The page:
The rain and cold did not prevent around 5,000 people from attending a march for peace and democracy in the northern part of Nicosia on Friday, in the wake of attacks on newspaper Afrika.
The march, organised by more than 20 Turkish Cypriot trade unions, groups and organisations under the umbrella of the Unions Platform, began at around 5.30pm. It was also backed by the New Cyprus party, the United Cyprus Party and the Socialist Liberation Party.
The demonstrators set off at 5.30pm from Dereboyu Avenue and marched towards the ‘parliament’ building. The rally ended around an hour later, without any serious incidents.
To avoid any violent incidents, protesters reportedly agreed to chant slogans which will not be against Turkey, the occupation forces, or for the daily Afrika.
Demonstrators chanted ‘shoulder to shoulder against fascism’, and for solidarity, democracy and peace.
After the end of the rally, some demonstrators reportedly had a row with a group of followers of a nationalist party near the ‘parliament’ building, but it was not a serious incident.
Members of a communist group gathered outside the offices of Afrika and chanted slogans against Turkish President Recep Tayyip Erdogan and called for an end of the occupation.
The march was, in part, a response to Monday’s violent protests over Afrika’s Sunday headline likening Turkey’s Afrin operation in Syria to Ankara’s occupation of the north. Turkish President Tayyip Erdogan called on his ‘brothers’ in north Cyprus ‘to give the necessary response’.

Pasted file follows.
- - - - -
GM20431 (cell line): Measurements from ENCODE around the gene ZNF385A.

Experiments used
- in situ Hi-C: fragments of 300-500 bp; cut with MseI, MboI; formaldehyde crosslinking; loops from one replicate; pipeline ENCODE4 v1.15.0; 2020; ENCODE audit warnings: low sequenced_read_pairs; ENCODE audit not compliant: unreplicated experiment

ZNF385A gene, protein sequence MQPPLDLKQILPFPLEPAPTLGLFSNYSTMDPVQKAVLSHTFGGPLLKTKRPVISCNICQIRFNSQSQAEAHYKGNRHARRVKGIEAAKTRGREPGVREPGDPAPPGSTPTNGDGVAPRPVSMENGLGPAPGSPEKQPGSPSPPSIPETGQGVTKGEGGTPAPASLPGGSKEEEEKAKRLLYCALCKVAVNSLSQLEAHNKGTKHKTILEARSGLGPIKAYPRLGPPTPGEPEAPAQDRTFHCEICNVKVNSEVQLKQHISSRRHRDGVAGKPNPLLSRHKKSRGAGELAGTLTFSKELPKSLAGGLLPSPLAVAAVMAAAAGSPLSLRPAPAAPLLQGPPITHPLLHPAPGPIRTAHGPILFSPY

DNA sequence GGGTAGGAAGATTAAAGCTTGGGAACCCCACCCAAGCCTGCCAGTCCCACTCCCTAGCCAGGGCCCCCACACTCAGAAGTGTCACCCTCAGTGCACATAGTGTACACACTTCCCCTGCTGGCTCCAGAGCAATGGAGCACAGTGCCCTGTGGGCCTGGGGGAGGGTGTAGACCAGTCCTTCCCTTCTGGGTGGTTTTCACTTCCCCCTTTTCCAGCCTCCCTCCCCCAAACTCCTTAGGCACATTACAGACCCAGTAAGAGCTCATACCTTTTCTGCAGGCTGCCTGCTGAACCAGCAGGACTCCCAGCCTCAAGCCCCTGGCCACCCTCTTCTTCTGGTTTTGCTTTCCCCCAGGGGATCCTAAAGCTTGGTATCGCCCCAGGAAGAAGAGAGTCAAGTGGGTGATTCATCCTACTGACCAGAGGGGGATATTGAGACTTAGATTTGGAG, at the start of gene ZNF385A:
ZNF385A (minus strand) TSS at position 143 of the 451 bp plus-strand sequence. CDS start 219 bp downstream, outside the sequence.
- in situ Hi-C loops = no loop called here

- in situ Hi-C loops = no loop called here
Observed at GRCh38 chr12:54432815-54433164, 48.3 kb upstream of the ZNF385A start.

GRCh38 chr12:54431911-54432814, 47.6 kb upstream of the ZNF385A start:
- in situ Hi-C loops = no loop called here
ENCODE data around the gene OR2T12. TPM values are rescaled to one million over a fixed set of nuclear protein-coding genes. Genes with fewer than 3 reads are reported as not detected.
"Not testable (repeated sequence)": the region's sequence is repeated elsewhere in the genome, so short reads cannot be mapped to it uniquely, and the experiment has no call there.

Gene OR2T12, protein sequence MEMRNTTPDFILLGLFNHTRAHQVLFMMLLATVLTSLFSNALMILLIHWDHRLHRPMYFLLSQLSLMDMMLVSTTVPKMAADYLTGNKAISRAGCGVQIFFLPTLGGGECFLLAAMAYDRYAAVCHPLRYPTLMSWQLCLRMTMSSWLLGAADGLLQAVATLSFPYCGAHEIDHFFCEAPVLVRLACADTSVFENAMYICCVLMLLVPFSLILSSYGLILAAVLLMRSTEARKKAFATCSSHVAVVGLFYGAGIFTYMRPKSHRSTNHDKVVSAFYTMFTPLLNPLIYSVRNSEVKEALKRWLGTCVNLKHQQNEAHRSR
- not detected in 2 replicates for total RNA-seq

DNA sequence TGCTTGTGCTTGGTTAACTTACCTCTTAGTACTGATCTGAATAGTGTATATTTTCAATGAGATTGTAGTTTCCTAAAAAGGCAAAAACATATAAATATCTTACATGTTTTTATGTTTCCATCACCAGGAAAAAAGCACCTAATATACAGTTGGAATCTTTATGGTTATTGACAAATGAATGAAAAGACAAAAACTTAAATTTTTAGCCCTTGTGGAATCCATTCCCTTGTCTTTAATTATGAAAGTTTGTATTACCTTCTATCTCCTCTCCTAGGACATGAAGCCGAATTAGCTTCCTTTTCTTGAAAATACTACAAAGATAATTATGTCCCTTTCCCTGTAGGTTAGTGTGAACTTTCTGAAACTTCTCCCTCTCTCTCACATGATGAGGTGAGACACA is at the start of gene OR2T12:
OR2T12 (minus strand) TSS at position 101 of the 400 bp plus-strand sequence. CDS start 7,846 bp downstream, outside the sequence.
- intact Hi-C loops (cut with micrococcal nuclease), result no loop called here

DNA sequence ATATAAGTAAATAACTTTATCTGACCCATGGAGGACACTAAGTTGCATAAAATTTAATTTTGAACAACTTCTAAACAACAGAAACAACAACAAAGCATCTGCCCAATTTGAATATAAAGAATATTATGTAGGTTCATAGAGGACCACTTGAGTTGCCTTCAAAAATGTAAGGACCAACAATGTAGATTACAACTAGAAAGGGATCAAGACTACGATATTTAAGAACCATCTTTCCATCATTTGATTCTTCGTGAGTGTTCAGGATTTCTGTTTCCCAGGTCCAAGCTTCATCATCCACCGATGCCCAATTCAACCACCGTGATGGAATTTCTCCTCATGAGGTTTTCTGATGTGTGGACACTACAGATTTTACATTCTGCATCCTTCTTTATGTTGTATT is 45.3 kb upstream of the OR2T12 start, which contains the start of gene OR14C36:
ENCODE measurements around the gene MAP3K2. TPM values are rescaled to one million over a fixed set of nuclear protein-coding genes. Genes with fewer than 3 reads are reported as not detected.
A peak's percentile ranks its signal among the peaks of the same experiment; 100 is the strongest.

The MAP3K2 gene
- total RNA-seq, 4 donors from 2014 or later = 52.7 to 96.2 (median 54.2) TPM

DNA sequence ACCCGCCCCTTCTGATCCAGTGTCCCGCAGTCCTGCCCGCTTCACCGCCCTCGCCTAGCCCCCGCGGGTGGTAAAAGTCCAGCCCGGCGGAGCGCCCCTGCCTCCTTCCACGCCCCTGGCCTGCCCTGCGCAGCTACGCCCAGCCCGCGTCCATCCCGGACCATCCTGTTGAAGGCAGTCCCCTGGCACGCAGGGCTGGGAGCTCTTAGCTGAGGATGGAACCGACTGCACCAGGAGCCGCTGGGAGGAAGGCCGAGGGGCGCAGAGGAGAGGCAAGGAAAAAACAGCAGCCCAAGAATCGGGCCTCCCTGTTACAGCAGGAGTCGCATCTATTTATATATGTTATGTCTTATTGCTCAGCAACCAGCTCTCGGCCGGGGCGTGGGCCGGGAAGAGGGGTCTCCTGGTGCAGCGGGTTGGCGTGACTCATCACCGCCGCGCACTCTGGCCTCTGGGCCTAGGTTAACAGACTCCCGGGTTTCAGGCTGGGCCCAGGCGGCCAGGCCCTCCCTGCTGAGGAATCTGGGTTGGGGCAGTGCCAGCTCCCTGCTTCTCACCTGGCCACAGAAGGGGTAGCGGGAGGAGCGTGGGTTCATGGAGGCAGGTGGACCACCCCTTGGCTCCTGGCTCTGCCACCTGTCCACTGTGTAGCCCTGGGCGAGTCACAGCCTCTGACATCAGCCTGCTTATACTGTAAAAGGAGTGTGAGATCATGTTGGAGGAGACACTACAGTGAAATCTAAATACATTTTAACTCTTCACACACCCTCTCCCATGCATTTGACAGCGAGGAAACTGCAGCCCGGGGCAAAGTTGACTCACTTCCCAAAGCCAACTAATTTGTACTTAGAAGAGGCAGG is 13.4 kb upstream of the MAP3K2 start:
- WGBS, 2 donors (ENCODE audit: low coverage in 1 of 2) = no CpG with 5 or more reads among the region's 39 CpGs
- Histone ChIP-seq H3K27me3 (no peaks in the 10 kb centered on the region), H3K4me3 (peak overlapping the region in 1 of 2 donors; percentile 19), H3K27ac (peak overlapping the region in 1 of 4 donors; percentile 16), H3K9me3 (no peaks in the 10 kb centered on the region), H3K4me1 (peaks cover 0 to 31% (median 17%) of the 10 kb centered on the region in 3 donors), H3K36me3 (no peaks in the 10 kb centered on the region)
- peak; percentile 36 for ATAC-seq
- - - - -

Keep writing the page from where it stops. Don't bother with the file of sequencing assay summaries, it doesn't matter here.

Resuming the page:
The attack has enraged public opinion in the north and heightened tensions within society.
Turkish Cypriot leader Mustafa Akinci on Thursday warned everyone participating in the march to refrain from actions that could inflame the already tense atmosphere following the violent protest against Afrika.
“It is important for the organisers of the march, which has been announced to be in the name of peace and democracy, to act in a way that does not increase tensions,” he said.
The leaders of all six political parties in ‘parliament’ released a joint statement saying, “for the future of our country, whatever your political views we call on all parts of society to act with caution.”
Organisers said they were against violence and for peace, democracy, tolerance and human rights.
The march, they said, aimed to protect democracy, institutions and societal peace.